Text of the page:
As I write this, I am in the latter stages of my efforts to raise money through participating in Ça Marche, Québec's annual AIDS fundraising walk organized by the Farha Foundation. The walk is Sunday, 30 September, and as usual I am worried about how big the turnout will be and how much money will be raised.
In the early days of this activity, people turned out in the thousands. Some people living with HIV were so determined to participate that they did so with the help of friends to push their wheelchairs through the streets. I worry that the level of commitment of our society is not there, but I worry more that people living with HIV have lost interest in their own cause.
We might be the victims of the same scientific advances that have led to our being alive today. I live normally, I have a treatment regimen that doesn't intrude too much on my life and rarely, if ever, does my HIV status enter into the conversation. So are we done with HIV then? Not by a long shot.
First reason to get out there: prevention. We still have new infections every year, even if the rate of new infections is not explosive everywhere in the country (and in some places it is), it is the slow and steady accumulation of personal tragedies that we can't give up on fighting to end. We can be proud of what community action has done since the beginning of this epidemic to stem the tide of new infections. I would hate to think of where we would be today without that work, and I dream of what we might achieve if that community action were appropriately resourced.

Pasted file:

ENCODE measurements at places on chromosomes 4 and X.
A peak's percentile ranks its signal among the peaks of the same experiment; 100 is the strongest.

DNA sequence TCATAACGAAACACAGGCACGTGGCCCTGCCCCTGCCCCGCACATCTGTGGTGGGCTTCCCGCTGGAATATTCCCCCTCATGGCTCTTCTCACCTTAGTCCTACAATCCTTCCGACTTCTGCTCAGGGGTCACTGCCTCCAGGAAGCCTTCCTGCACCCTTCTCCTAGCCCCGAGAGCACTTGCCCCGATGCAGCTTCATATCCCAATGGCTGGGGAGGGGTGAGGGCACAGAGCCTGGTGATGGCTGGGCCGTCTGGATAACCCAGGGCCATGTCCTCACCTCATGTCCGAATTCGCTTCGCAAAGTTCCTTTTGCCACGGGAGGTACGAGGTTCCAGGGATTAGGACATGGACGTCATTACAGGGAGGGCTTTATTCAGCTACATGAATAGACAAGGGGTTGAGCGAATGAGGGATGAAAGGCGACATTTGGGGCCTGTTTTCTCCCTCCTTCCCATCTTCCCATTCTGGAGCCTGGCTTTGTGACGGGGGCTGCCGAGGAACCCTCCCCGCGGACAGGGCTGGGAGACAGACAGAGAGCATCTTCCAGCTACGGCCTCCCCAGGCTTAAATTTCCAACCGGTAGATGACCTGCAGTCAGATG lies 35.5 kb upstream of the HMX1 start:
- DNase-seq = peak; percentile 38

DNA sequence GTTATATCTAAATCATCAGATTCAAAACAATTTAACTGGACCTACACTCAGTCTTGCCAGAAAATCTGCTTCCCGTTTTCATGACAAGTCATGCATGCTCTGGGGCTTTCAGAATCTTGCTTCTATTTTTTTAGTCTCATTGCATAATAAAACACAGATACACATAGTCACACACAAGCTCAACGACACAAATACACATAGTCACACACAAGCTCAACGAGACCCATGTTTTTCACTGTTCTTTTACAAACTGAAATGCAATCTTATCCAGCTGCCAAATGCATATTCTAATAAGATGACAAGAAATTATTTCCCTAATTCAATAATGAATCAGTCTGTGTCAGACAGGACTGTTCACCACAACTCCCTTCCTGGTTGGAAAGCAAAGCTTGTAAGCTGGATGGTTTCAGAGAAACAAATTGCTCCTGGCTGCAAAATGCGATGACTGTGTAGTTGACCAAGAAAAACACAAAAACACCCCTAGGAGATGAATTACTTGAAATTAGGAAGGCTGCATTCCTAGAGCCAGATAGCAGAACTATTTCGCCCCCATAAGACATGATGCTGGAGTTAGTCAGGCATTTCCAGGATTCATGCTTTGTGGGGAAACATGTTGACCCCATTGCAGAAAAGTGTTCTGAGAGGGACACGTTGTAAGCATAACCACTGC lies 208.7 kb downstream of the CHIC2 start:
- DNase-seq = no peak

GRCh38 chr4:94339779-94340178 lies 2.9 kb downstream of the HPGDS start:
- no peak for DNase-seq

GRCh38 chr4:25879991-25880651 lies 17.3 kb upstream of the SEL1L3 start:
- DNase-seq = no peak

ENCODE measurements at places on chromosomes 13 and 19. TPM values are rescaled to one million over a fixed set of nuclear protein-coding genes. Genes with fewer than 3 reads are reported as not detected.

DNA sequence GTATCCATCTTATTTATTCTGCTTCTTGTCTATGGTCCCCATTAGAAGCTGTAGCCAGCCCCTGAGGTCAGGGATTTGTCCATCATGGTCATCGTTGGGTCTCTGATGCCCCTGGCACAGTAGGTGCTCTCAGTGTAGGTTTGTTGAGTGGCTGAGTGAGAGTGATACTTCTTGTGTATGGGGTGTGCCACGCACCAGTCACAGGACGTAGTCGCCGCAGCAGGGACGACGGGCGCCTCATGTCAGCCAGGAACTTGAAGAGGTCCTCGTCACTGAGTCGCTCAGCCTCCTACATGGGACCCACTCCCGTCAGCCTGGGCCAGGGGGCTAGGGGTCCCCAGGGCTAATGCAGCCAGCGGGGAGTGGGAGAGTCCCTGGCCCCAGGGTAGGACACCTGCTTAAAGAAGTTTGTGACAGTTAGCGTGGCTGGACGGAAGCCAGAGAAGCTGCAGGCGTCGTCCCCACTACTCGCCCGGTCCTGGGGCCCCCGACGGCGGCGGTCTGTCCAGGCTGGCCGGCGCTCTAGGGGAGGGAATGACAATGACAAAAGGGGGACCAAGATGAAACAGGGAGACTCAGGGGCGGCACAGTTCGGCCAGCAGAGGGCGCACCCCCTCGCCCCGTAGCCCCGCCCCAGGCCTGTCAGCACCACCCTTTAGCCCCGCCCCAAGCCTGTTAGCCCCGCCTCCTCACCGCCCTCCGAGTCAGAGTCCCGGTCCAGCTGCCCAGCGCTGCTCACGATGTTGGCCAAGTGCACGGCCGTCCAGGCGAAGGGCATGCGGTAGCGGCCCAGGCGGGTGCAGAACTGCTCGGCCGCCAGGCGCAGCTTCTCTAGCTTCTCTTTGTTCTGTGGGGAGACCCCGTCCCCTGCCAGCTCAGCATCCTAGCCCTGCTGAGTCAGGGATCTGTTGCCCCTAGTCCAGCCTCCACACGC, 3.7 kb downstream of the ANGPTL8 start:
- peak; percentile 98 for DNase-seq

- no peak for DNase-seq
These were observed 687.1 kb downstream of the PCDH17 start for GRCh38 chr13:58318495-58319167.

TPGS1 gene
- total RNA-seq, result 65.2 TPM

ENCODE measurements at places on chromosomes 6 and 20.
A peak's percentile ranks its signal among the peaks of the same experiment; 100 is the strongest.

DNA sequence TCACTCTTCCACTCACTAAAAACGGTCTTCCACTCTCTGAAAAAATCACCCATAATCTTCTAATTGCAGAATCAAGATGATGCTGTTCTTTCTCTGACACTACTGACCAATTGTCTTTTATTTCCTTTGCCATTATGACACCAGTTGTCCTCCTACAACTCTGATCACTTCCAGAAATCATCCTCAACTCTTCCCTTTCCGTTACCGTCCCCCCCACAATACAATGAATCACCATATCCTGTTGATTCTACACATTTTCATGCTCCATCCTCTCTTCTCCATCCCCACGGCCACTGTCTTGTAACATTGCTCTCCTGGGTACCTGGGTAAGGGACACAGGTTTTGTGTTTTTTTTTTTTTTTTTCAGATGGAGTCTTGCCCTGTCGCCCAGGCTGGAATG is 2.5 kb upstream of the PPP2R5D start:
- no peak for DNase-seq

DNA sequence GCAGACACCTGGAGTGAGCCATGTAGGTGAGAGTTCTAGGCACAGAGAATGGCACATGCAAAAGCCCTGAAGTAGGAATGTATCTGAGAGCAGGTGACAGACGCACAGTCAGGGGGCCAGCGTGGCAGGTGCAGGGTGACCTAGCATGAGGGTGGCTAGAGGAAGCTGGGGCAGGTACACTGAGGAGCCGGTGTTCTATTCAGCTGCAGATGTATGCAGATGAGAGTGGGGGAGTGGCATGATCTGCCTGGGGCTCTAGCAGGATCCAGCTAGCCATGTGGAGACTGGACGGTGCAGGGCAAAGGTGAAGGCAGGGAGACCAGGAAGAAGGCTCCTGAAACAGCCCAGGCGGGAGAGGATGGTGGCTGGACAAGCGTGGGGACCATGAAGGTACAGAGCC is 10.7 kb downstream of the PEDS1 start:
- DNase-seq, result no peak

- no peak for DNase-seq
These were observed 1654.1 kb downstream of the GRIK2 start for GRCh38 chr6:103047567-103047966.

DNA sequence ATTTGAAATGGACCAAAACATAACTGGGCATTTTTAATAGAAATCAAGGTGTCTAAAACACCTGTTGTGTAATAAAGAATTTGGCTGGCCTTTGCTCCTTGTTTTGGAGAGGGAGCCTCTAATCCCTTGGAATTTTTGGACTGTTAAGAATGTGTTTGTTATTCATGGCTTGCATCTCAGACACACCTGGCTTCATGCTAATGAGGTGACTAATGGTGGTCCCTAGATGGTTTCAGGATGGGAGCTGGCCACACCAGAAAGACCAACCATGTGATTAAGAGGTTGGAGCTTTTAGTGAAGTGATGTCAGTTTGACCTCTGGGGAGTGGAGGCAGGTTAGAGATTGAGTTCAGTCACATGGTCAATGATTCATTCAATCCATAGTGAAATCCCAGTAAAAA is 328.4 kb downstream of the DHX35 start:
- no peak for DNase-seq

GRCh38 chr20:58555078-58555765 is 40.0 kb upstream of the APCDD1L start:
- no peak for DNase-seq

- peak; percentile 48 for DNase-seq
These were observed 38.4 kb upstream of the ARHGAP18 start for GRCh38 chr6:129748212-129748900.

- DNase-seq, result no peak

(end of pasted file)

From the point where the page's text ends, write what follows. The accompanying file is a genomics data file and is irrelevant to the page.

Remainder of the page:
Need more? Let's talk about those personal tragedies from the first reason. Those of us who are living with HIV and have been for some time may have forgotten what it feels like to get that diagnosis. Despite all the reassuring words from the doctor about having a normal life expectancy, and despite all of the living proof around us that those words are true for so many, the diagnosis is a crushing blow from which most of us need help to recover. Those of us who aren't lucky enough to have a support network of family or friends, or who can't trust that support network to remain in place in the shadow of the fateful diagnosis have community resources to turn to for help and for a pathway to building or rebuilding the support that is so vital to living and thriving.
Even when things are going well healthwise, we can stumble on the first and last obstacles associated with HIV in our society: the fear and stigma that are attached to HIV and to almost all of the methods of contracting it. These play themselves out in public policy that refuses to do what needs to be done to prevent HIV transmission, in criminal prosecutions for non-disclosure of HIV status, even in the absence of risk of transmission, in lost jobs or denied insurance coverage…and in many other ways too numerous to list here. Those are the front lines of the community action now, defending the rejected and giving them places to be themselves, forcing health officials to act in the best interests of the health of ALL of us. This is work that governments are often reluctant to do (when they are not blatantly hostile) that has to be picked up by the same organizations we founded almost thirty years ago when nobody cared about a bunch of gay men dying of a mysterious disease.
So yes, I will walk, if only to be counted in the street and to make the unconcerned public sit up and take notice of our cause. I will also give according to my means, because I have seen from the inside of organizations the difference that tangible public support can make when funders of many stripes are getting pickier about the approaches and populations with which they are willing to be associated.
I hope you will walk, or that you did walk if your AIDS walk has already taken place. I hope you will also give according to your ability to give.
Ken Monteith is walking in support of the human rights programs of COCQ-SIDA, the Québec coalition of AIDS organizations. If you want to support him, you can do so here.